When you pick up something new, especially a game, it’s understandable that you might want to spend as little time as possible learning the fundamentals of how you play, so you can jump into the actual meat of the content as quickly as you can. There is a great deal of longevity in games that strike that delicate balance between simplicity and intrigue, and the same is true of real money games.

Finding the easiest ones around to get into can mean that you spend less of your free time fretting about getting up to speed, and more just playing the game – and with multiple examples to choose from, it opens the door for several new favourites.


Certain games come carrying associations that might have developed due to your subjective reasons, or perhaps due to wider popular perceptions that were perpetuated by the media you’ve been exposed to. Bingo is an incredibly popular game that a huge number of people know how to play, but many people might think of it as being a game that’s exclusively aimed towards the older generation – perhaps feeling as though it’s regularly found in social clubs aimed at that audience, or even institutions like care homes.

That being said, if you were to look into what this game had to offer you, you might be surprised at how engaged you found yourself, as it manages to strike the aforementioned sweet spot of combining easy-to-understand rules with a satisfying gameplay loop. As with many real money games, it can feel as though luck is the overriding feature here, which can threaten to take away some of the autonomy you have when playing, but the reactions you often have to display to make the most of your opportunity are all you.

Additionally, having access to digital versions, such as CafeCasino bingo, can make an already easy-to-play game even easier by giving you a convenient platform to play it on, trimming away aspects of the game you might not enjoy, and giving you a more streamlined offering. Still, the simplicity and heightened entertainment element of games like bingo do mean they can be so fun that they’re hard to put down for the evening, so ensuring you don’t stay up all night playing (that goes for any game, really) is important – the benefits of going to bed early and not gaming all night prove it’s worth not getting too carried away with games, after all.


To take the scale of luck-based games even further, your mind might quickly go to roulette as a candidate for an easy-to-understand real money game. Here, you don’t even have the urgency to implement your reactions as you would do in many forms of bingo. You place your bets, and then your fate is in the hand of the roulette machine.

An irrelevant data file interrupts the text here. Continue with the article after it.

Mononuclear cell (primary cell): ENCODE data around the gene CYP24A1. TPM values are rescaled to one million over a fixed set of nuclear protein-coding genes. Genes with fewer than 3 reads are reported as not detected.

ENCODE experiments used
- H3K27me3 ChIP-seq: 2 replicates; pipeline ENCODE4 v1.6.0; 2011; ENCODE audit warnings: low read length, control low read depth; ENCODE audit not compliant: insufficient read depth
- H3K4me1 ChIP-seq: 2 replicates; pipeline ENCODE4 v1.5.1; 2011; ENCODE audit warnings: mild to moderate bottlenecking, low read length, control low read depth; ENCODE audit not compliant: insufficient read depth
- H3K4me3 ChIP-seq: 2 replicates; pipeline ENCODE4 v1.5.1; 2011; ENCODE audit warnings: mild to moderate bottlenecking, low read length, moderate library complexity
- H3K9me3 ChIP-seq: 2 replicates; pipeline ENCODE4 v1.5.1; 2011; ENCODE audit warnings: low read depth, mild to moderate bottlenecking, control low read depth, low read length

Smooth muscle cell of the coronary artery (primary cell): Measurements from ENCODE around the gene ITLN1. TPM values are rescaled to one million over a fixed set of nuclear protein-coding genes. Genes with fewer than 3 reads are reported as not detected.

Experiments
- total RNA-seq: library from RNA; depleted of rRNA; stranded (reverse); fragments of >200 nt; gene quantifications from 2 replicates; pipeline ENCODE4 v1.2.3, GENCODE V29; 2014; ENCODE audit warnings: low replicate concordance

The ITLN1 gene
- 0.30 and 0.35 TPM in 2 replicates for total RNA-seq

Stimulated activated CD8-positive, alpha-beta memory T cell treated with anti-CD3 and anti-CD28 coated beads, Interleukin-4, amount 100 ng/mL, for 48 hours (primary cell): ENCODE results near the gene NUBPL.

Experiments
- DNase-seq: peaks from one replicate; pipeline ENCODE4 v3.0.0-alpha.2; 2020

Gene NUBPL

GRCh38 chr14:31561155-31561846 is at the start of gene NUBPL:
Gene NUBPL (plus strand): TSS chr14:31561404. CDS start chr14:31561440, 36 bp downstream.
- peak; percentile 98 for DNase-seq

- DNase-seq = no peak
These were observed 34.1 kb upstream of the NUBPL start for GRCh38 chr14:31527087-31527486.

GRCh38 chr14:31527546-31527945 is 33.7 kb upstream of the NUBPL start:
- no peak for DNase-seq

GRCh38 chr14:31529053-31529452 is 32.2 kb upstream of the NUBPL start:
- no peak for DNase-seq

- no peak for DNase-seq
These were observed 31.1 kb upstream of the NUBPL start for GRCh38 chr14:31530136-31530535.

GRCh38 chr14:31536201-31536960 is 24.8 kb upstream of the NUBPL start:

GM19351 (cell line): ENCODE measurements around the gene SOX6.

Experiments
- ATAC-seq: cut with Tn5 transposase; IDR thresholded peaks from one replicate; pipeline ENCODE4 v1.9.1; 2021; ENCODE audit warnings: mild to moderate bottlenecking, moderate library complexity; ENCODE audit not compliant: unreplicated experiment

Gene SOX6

To many people, this will be something that turns them away from the game. When the streamlining of rules goes to such an extreme, it can feel like you’re not doing anything, which might make you question where the fun is. However, to other people, the fun of roulette comes with the excitement of having that control taken away, from simply giving your best guess and then leaving the result up to the chaotic hand of chance.

If you’re looking for a game that’s easy to understand and jump into, roulette might rank quite highly on your list. That being said, if your question is ‘which is the easiest game to succeed at’, the answer might be more complicated. The presence of luck and the subjectivity of skill makes that automatically incredibly difficult to answer, but the pure element of luck might appeal to you here if you don’t fancy your chances otherwise.


If someone picks up a pack of cards and asks people for a game they know to pass the time, blackjack is likely one of the first examples to come up. It’s quick, it’s easy, but there is an element of strategy in the simple, direct choices that you make. Those factors can make this an incredibly appealing game to spend time with, and the widespread popularity of blackjack means that you have a great deal of opportunity to play it, should you find yourself perusing different physical or digital venues.

Sometimes, blackjack is simply referred to as 21, which makes the single-minded objective of the game as plain to see as possible. Your objective is for your cards to reach that number. You can simply aim to get as close to it as possible, but then you open up the possibility that your competitors will beat your proximity.

Finding yourself with an increasingly small gap between the value you have and the ever-looming figure of 21 means that you either have to take a risk, take another card that could push you over or bring you closer than ever, or simply remain in the safety of what you have. This choice might never get easier, but it’s in that choice that you get to know your strengths in the game, as well as how comfortable you feel taking that risk.